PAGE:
Rachel Berson, KLN '20, is leaving Klein College of Media and Communication with a bang. After building a robust research portfolio during her undergraduate career as a communication studies major pursuing a Major of Distinction (MOD), her crowning experience came on December 9, 2020 when she presented her thesis, "World Pride's Rhetorical Vision," over Zoom. Now, the academic powerhouse is looking ahead to law school and a career in advocacy, thanks to a full-tuition scholarship from Temple Unviersity's Beasley School of Law.

Berson fell in love with research and — more specifically — with political conflict in Communication Studies Chair Scott Gratson's Rhetorical Criticism class. There, she dipped her toes into the world of research and knew immediately that she wanted to continue pursuing these interests. After submitting a paper on political violence and the dramatization of Nazi-punching, Gratson encouraged Berson to submit her work to the DePauw Undergraduate Honors Conference in Communication and Theatre and eventually to the National Communciation Association (NCA). Berson said that though she didn't expect to be accepted to either, she was thrilled to find out she had actually been accepted to both, even having two papers accepted to the NCA conference.

In Fall 2018, Berson interned with World Pride, where she began developing an interest in LGBTQ Pride as a research topic. Though she wanted to cover the history of pride for a MOD thesis and something else for a Diamond Research Project, she quickly realized that this might be putting too much on her plate. Berson says that compared to the broader topic of pride's history, "By contrast, World Pride hasn't really been given the same degree of scholarly attention that I thought was warranted just because of the size and the scope of the event."

Berson quickly got to work on what would become the largest and longest project of her academic career (so far). To arrive at her final presentation, she went through dozens of drafts, sometimes deleting pages upon pages that were no longer useful because the research question, the data or some other factor had changed. "That's really part of the research process is that the first draft is not going to be perfect; the sixteenth draft is probably also not going to be perfect," she says.

In addition, there was the task of suiting her presentation to a virtual space, a task for which Berson had three months to prepare. Though she was hesitant at first because she had far more experience presenting in-person than online, she believes that this format actually worked in her favor.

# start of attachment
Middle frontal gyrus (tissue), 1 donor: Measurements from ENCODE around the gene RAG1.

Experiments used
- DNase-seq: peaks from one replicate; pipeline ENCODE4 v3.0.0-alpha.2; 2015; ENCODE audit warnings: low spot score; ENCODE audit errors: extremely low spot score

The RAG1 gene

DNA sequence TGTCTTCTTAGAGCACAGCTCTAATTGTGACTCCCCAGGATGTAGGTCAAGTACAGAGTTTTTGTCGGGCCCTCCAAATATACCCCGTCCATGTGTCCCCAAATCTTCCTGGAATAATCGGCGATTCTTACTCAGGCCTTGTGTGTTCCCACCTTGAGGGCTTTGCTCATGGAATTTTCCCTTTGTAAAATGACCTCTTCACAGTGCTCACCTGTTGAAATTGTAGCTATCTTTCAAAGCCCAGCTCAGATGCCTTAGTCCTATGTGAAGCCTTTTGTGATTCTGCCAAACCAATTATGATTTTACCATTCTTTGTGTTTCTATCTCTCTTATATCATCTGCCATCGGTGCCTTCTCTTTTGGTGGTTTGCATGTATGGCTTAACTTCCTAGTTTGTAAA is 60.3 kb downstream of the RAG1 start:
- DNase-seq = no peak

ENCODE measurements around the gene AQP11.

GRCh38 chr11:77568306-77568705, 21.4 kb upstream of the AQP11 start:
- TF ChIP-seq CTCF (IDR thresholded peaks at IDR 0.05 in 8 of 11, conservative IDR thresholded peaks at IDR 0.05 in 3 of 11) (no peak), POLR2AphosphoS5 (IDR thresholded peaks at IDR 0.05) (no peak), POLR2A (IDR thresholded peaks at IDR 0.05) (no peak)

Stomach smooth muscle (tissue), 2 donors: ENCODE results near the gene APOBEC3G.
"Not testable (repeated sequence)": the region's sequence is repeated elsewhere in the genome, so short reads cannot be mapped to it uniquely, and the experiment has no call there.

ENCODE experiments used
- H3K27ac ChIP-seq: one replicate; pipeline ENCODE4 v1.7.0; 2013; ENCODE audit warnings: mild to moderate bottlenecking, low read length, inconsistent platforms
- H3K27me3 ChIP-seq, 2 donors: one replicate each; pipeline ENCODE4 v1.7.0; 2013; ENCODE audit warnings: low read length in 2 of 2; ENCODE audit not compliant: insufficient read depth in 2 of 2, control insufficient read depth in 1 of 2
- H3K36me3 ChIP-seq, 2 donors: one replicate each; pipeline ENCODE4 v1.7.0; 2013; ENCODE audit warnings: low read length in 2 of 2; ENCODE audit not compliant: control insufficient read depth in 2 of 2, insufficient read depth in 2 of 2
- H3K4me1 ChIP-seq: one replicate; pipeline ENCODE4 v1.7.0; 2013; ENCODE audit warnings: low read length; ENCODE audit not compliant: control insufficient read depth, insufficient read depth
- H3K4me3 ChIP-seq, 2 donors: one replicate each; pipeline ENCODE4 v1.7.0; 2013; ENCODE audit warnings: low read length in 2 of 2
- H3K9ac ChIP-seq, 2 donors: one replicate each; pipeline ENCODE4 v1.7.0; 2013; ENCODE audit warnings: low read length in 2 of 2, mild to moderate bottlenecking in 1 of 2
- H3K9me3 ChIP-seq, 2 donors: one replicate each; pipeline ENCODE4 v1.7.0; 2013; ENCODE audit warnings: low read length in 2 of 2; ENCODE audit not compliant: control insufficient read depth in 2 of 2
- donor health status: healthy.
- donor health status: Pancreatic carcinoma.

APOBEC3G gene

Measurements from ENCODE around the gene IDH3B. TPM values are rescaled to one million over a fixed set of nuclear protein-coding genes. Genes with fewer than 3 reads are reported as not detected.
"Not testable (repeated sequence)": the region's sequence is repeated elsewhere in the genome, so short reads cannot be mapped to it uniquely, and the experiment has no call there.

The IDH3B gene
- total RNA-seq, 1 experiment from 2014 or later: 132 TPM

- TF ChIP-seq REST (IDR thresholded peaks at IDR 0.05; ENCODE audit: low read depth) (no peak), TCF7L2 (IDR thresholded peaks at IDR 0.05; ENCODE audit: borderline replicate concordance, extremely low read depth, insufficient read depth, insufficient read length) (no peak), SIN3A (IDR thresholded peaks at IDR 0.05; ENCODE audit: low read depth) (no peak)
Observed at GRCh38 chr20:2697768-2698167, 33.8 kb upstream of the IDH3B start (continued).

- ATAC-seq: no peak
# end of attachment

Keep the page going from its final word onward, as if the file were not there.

"I was initially really nervous about doing it over a Zoom because it's really not the same as presenting in person," she said. "But the benefit of being able to do it online was I was able to bring a lot of friends and a lot of family members who otherwise wouldn't have been able to attend because of geographic considerations, and I think that ended up being really positive."

Being the first virtual thesis defense the Communication Studies Program had ever seen, Berson certainly set a high bar. Many attendees agree, including her professor and mentor Scott Gratson, who called her presentation a "magical experience."

"First, it was the first defense we have ever done virtually, and Rachel had attendance in record numbers, far greater than any defenses that I have seen before," Gratson said in an email. "Those in attendance asked provoking, critical questions, and Rachel handled them with her usual amazing ability and quick wit. Second, the thesis was a culmination of years of her work as a Comm Studies major, and it showed. Her research, scholarship, and dedication to the topic of Pride and its role were on full display."

But even before she put her defense presentation together, Berson had a major task to complete: her applications to law school. After carefully completing all of her applications early in the semester so she could focus on her research, Berson secured a full-tuition scholarship from Temple's Beasley School of Law, where she will likely attend. There, she will focus on advocacy, rhetoric and political violence: all interests and passions that were sparked right here at Klein. It is for that reason that Gratson, like many of her other professors and colleagues, have very little worry about Berson's future.

"I am certain that she will, as always, be brilliant," he said. "She has made us all very proud."